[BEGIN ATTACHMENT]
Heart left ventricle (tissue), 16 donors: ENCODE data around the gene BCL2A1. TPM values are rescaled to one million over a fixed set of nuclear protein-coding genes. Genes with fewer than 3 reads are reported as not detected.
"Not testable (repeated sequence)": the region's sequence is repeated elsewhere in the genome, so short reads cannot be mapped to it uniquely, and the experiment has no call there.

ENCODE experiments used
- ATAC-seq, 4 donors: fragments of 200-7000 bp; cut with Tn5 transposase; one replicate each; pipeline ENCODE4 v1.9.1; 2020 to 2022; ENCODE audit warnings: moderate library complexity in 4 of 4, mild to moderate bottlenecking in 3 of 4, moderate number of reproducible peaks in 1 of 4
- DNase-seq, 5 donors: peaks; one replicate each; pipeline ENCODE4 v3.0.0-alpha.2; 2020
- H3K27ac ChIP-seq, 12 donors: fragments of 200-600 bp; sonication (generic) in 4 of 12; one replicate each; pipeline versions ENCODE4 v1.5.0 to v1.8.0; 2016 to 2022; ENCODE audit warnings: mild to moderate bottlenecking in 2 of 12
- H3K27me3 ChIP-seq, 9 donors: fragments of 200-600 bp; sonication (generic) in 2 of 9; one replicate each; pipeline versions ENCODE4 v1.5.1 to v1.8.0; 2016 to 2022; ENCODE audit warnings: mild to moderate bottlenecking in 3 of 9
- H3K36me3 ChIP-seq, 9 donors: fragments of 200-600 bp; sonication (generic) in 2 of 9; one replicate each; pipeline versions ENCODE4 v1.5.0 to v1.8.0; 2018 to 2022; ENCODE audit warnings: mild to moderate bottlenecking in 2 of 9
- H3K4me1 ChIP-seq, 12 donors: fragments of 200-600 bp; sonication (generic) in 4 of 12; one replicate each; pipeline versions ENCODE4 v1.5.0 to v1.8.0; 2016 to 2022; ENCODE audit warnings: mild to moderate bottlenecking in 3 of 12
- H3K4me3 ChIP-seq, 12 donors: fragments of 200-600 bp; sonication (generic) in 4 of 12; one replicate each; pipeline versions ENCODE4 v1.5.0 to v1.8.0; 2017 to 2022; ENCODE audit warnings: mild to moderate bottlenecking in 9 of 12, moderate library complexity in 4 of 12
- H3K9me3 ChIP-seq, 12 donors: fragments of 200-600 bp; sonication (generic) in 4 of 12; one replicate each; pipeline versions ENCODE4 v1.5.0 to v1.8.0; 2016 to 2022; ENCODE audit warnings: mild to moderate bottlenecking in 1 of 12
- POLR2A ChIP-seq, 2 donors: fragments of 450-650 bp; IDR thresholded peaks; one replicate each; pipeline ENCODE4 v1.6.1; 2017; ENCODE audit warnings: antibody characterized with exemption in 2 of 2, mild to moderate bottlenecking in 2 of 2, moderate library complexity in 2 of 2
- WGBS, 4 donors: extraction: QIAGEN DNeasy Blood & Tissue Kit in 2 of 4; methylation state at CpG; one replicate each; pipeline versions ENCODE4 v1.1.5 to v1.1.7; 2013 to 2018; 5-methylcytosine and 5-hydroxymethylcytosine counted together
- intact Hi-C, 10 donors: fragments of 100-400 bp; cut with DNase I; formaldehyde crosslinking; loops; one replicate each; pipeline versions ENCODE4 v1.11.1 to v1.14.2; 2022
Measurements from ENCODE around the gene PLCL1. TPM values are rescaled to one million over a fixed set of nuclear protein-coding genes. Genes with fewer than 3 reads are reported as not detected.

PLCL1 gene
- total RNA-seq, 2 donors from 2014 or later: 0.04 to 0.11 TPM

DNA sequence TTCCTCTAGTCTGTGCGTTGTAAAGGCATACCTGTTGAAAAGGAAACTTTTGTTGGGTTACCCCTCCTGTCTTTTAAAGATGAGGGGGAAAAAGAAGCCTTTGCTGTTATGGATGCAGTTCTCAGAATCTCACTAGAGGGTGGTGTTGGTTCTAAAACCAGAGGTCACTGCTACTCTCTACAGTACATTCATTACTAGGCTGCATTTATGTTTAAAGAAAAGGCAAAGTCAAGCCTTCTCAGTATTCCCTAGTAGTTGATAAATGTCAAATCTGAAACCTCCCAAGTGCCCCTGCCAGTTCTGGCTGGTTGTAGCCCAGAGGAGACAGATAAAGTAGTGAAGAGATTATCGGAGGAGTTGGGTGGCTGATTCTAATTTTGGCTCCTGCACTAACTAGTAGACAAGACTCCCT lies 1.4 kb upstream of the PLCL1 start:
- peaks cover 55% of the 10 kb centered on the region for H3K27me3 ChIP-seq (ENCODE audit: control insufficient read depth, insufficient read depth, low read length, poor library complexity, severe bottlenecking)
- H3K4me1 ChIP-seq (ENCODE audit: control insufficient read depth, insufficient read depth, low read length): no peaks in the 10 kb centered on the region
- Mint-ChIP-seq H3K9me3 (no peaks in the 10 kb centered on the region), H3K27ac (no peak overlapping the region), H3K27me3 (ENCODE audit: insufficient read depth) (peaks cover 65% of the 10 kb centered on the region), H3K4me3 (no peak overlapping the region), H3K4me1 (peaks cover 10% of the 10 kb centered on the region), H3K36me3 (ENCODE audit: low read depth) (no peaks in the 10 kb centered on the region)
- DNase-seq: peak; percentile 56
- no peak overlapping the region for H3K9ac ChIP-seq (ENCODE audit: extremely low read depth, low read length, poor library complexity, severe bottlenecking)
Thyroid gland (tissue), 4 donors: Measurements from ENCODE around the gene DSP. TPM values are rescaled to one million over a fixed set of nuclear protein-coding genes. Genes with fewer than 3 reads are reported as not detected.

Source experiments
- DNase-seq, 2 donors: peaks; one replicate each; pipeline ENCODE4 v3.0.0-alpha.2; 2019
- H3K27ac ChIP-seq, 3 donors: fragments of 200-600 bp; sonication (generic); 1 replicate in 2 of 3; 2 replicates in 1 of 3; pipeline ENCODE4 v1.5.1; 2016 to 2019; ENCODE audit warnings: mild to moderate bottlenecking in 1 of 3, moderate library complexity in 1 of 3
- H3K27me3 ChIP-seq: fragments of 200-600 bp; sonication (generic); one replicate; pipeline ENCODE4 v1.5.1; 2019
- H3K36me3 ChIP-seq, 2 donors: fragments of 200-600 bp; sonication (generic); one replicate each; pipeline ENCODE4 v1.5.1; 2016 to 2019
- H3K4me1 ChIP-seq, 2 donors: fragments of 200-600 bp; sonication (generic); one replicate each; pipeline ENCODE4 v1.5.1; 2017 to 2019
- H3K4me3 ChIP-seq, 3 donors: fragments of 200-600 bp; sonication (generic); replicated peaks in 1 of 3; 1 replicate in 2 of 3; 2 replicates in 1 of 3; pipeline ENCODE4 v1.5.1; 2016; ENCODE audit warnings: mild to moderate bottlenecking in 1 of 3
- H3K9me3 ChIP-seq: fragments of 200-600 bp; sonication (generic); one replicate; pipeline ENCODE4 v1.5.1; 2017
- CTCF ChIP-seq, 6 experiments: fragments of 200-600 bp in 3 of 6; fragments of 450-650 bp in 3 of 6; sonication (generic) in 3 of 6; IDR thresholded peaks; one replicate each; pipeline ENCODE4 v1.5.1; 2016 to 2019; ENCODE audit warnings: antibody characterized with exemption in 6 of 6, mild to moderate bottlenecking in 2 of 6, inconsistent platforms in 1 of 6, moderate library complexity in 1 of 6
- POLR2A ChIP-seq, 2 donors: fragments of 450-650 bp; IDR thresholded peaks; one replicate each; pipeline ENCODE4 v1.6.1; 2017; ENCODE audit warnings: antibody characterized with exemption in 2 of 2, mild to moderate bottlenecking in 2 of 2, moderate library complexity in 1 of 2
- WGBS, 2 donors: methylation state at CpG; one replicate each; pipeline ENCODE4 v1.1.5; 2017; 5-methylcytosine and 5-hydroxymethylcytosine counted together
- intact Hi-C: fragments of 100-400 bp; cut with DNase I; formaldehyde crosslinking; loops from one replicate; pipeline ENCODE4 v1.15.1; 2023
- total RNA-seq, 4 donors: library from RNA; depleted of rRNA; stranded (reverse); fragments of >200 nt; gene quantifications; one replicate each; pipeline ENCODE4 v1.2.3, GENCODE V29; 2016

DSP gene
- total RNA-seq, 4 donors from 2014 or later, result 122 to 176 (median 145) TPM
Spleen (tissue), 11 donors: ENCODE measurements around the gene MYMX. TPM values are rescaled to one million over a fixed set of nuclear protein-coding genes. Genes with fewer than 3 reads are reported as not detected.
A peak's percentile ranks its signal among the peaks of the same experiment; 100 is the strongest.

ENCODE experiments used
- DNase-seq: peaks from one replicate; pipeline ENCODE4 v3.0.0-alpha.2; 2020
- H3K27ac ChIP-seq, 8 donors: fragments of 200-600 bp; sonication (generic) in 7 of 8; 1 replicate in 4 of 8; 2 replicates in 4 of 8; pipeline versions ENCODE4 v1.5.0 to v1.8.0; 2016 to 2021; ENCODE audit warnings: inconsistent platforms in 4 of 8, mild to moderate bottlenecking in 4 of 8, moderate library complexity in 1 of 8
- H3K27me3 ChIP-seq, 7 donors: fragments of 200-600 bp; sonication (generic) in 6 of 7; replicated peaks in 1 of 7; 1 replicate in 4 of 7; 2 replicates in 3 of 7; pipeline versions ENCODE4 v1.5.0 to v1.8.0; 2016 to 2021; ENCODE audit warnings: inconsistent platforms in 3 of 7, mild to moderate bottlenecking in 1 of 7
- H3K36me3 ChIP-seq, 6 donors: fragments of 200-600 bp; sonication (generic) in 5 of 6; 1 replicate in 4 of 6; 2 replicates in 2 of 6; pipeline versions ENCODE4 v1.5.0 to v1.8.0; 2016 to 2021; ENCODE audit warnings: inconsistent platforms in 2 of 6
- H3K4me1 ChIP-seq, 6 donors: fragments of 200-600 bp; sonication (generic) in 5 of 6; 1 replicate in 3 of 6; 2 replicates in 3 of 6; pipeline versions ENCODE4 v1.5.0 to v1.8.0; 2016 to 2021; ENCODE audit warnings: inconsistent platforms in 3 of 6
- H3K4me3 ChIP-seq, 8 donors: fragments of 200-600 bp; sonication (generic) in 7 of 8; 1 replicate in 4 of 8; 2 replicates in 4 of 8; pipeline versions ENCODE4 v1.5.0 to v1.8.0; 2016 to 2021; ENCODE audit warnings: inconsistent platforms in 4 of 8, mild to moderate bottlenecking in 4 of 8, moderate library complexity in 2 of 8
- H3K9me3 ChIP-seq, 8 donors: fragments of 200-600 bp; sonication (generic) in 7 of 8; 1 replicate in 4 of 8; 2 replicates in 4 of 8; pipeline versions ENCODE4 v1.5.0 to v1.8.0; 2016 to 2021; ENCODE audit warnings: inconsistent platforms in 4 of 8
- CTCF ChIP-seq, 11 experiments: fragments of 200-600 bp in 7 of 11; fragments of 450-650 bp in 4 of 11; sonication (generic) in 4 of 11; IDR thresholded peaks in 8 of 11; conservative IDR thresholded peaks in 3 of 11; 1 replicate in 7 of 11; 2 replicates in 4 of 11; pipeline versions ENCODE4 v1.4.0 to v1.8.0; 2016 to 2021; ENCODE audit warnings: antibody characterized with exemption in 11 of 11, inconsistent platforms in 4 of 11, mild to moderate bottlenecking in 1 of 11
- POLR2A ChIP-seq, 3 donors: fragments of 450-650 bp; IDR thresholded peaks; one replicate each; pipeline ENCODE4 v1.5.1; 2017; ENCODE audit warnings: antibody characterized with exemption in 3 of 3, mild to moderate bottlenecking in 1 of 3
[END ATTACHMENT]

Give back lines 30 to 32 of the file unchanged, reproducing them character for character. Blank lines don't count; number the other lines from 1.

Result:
- H3K4me1 ChIP-seq, 2 donors: fragments of 200-600 bp; sonication (generic); one replicate each; pipeline ENCODE4 v1.5.1; 2017 to 2019
- H3K4me3 ChIP-seq, 3 donors: fragments of 200-600 bp; sonication (generic); replicated peaks in 1 of 3; 1 replicate in 2 of 3; 2 replicates in 1 of 3; pipeline ENCODE4 v1.5.1; 2016; ENCODE audit warnings: mild to moderate bottlenecking in 1 of 3
- H3K9me3 ChIP-seq: fragments of 200-600 bp; sonication (generic); one replicate; pipeline ENCODE4 v1.5.1; 2017